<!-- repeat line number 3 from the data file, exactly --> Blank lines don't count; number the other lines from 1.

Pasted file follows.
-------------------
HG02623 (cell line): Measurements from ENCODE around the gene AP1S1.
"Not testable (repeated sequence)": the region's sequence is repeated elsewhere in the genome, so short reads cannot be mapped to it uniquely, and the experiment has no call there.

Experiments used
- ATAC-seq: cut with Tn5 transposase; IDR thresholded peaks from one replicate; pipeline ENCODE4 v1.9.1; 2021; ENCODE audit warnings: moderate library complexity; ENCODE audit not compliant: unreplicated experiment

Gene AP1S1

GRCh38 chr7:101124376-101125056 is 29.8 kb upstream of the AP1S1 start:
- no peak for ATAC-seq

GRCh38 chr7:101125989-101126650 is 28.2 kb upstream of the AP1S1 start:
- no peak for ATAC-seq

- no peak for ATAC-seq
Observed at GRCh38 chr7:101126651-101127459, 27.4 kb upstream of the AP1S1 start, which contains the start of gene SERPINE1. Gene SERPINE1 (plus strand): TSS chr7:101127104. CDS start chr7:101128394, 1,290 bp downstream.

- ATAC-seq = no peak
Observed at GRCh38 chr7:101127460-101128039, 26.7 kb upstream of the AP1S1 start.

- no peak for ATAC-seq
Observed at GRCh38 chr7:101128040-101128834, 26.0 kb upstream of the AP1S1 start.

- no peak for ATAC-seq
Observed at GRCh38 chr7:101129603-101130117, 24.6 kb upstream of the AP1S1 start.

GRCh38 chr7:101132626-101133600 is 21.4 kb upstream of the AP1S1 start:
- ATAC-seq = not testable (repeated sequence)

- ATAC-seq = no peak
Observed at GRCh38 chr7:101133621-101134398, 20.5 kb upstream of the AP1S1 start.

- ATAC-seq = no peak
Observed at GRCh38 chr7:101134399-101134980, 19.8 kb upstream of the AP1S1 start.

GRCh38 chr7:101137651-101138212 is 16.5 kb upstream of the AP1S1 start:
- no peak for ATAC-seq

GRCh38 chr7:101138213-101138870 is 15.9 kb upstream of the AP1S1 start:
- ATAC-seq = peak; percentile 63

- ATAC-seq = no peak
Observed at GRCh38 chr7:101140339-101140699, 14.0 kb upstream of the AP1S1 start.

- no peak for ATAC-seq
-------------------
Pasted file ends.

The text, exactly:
Experiments used